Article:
Ancestry contributes significant investment to make records from over 150 parishes across the greater Boston area available online
LEHI, Utah and SAN FRANCISCO, Nov. 08, 2017 (GLOBE NEWSWIRE) — Ancestry, the global leader in family history and consumer genomics, today announced joining the New England Historic Genealogical Society (NEHGS) Historic Catholic Records Online Project, a unique undertaking to digitize Massachusetts Catholic records from the late 1700s to the early 1900s. The collection includes approximately 10 million names.
The Historic Catholic Records Online Project marks the first time a significant number of sacramental records from any U.S. – based archdiocese have been made available in an online digital format.
“The detailed documents in this collection are a critical resource for researchers, historians, and genealogists, especially when secular records are spotty or lost,” said Brenton Simons, President and CEO of the New England Historic Genealogical Society. “We’ve worked with Ancestry as a trusted collaborator on several projects over many years including making vital records, city directories, and state censuses more accessible and we are thrilled to be working with them again on this new important project. This collaboration will help ensure that a large number of family historians will be able to connect with their ancestors through the information in these records.”
The records within the bound volumes contain several sacraments of the Catholic Church, including baptism, confirmation, holy communion, marriage, holy orders, and the anointing of the sick. They provide a unique snapshot of the microcosm of diverse cultures in Boston and the threads of these cultures across time.
Images of the oldest records from Boston’s earliest parishes such as Holy Cross and Holy Trinity are available to browse now on AmericanAncestors.org, New England Historic Genealogy Society’s award-wining website. Transcripts of the records will be available to Ancestry’s more than 2.7 million global subscribers as the project progresses. Images of the records will be accessible through a membership on AmericanAncestors.org.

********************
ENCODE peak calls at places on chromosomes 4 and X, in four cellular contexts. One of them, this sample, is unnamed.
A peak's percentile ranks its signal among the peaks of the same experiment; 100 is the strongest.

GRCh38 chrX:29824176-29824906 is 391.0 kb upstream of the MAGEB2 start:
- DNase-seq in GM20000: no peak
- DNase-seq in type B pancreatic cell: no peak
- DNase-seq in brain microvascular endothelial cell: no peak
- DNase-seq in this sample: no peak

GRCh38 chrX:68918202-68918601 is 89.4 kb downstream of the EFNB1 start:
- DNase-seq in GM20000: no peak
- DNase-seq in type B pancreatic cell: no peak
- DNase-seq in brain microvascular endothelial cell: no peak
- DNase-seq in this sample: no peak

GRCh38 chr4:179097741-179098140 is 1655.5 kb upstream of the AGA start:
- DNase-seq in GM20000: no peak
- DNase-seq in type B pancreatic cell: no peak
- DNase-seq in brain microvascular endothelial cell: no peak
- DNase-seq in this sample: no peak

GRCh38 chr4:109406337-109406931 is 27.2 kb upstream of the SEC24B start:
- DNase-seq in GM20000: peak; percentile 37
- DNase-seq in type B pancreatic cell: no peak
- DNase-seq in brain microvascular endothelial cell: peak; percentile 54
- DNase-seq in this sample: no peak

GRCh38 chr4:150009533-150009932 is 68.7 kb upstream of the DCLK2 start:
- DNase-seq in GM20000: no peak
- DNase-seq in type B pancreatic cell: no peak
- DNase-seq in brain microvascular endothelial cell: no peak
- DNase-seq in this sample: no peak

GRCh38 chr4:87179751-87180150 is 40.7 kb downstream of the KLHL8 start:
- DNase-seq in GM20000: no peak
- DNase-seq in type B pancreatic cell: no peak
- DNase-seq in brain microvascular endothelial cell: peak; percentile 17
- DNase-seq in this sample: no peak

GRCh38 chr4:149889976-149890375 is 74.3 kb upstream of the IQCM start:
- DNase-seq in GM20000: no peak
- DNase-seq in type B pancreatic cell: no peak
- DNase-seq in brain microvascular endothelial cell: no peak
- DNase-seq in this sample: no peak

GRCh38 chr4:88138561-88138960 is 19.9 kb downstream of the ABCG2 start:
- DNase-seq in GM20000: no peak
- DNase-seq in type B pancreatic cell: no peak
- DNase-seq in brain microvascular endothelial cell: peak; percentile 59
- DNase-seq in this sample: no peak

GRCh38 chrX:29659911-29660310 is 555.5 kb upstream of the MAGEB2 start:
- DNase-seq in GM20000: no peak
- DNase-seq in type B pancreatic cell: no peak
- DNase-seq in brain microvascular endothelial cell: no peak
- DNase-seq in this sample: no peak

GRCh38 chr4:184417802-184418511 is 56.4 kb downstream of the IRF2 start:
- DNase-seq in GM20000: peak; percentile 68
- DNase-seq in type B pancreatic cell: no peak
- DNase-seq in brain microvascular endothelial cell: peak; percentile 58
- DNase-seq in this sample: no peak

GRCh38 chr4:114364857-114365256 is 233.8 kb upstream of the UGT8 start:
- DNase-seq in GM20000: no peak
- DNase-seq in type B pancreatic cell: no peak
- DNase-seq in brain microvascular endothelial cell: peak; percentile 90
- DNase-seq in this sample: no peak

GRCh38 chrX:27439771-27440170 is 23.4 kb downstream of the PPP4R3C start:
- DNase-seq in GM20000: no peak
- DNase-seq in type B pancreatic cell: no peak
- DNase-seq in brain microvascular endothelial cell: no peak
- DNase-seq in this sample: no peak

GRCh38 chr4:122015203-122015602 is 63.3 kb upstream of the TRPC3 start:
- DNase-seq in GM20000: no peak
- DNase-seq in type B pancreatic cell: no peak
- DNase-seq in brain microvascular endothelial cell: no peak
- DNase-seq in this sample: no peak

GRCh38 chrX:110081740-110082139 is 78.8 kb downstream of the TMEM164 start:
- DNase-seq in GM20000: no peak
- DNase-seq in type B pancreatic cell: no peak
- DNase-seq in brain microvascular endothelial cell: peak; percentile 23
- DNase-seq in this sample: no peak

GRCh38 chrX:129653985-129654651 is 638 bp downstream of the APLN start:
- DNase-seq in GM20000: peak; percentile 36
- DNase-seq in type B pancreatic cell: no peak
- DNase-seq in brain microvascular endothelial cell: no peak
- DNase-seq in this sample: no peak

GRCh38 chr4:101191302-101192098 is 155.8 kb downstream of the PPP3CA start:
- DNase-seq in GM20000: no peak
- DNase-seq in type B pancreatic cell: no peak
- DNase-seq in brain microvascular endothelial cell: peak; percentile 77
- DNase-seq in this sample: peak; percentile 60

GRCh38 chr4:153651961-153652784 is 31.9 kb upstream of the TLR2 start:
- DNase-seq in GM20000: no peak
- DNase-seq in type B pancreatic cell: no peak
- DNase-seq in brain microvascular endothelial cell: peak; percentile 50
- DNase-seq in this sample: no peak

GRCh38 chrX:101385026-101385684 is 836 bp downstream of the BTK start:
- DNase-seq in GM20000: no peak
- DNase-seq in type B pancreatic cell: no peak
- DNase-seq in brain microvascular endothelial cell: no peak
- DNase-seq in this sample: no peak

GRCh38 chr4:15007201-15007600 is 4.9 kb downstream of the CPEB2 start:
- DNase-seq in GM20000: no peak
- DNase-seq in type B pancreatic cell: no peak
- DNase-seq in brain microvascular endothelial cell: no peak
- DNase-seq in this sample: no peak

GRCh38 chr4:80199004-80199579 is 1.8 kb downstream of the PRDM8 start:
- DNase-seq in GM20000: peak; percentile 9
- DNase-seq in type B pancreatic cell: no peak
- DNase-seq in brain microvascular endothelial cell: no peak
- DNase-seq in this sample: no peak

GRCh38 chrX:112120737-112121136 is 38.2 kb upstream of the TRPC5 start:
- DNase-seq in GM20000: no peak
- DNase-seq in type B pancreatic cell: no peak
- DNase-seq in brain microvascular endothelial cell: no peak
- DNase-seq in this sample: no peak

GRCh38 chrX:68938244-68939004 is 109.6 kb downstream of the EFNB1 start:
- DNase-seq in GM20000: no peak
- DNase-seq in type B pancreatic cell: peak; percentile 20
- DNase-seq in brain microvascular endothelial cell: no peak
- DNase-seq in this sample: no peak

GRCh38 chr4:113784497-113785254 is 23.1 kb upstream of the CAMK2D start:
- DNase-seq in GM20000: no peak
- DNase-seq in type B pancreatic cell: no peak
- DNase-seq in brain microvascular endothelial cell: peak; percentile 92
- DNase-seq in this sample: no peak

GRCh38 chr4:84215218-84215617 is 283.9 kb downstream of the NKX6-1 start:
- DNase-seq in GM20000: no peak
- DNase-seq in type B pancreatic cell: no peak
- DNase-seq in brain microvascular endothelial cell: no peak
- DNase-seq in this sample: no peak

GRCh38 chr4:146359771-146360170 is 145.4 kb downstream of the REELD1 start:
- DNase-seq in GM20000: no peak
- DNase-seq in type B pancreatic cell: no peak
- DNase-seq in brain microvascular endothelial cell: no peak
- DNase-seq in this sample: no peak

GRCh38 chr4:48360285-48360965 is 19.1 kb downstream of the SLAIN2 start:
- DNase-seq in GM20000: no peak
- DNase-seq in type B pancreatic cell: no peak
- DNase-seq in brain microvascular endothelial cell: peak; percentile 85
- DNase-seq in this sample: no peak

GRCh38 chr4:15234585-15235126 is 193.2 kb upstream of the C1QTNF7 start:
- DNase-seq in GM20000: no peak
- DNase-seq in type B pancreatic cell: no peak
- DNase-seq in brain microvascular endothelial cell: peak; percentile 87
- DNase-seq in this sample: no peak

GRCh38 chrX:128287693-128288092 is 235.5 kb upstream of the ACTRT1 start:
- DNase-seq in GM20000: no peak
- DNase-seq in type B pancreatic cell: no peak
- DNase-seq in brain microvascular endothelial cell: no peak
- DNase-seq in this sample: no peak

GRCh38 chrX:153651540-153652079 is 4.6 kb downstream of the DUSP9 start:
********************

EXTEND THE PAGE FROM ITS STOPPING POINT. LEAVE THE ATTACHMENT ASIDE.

“We’re honored to participate in this important effort, our subscribers have been waiting for these records a long time,” said Todd Godfrey, Vice President of Global content at Ancestry. “We hope to expand our work in digitizing these important records with Catholic Diocese and Archdiocese across the U.S. and around the world.”
The Boston collection adds to a growing list of global Catholic records available on Ancestry.com, including records from the United States, Mexico, Ireland, and Canada.
Ancestry, the global leader in family history and consumer genomics, harnesses the information found in family trees, historical records, and DNA to help people gain a new level of understanding about their lives. Ancestry has more than 2.7 million paying subscribers across its core Ancestry websites and more than 6 million people in the AncestryDNA network. Since 1996, more than 10 billion records have been added to Ancestry’s databases, and users have created more than 90 million family trees on the Ancestry flagship site and its affiliated international websites. Ancestry offers a suite of family history products and services including AncestryDNA, Archives, AncestryProGenealogists, Newspapers.com and Fold3. AncestryDNA is owned and operated by Ancestry.com DNA, LLC, a subsidiary of Ancestry.com, LLC.
About New England Historic Genealogical Society
The founding genealogical society in America, New England Historic Genealogical Society (NEHGS) was established in 1845. Today it has a national collecting scope and serves more than 220,000 constituents through an award-winning website, AmericanAncestors.org. Since 1845, NEHGS has been the country’s leading comprehensive resource for genealogists and family historians of every skill level. Today, NEHGS provides constituents with worldwide access to some of the most important and valuable research tools anywhere.
NEHGS’s resources, expertise, and service are unmatched in the field, and their leading staff of on-site and online genealogists includes experts in early American, Irish, English, Scottish, Italian, Atlantic and French Canadian, African American, Native American, Chinese, and Jewish research. Expert assistance is available to members and nonmembers in a variety of ways. The NEHGS library and archive, located at 99—101 Newbury Street in downtown Boston, is home to more than 28 million items, including artifacts, documents, records, journals, letters, books, manuscripts, and other items dating back hundreds of years.
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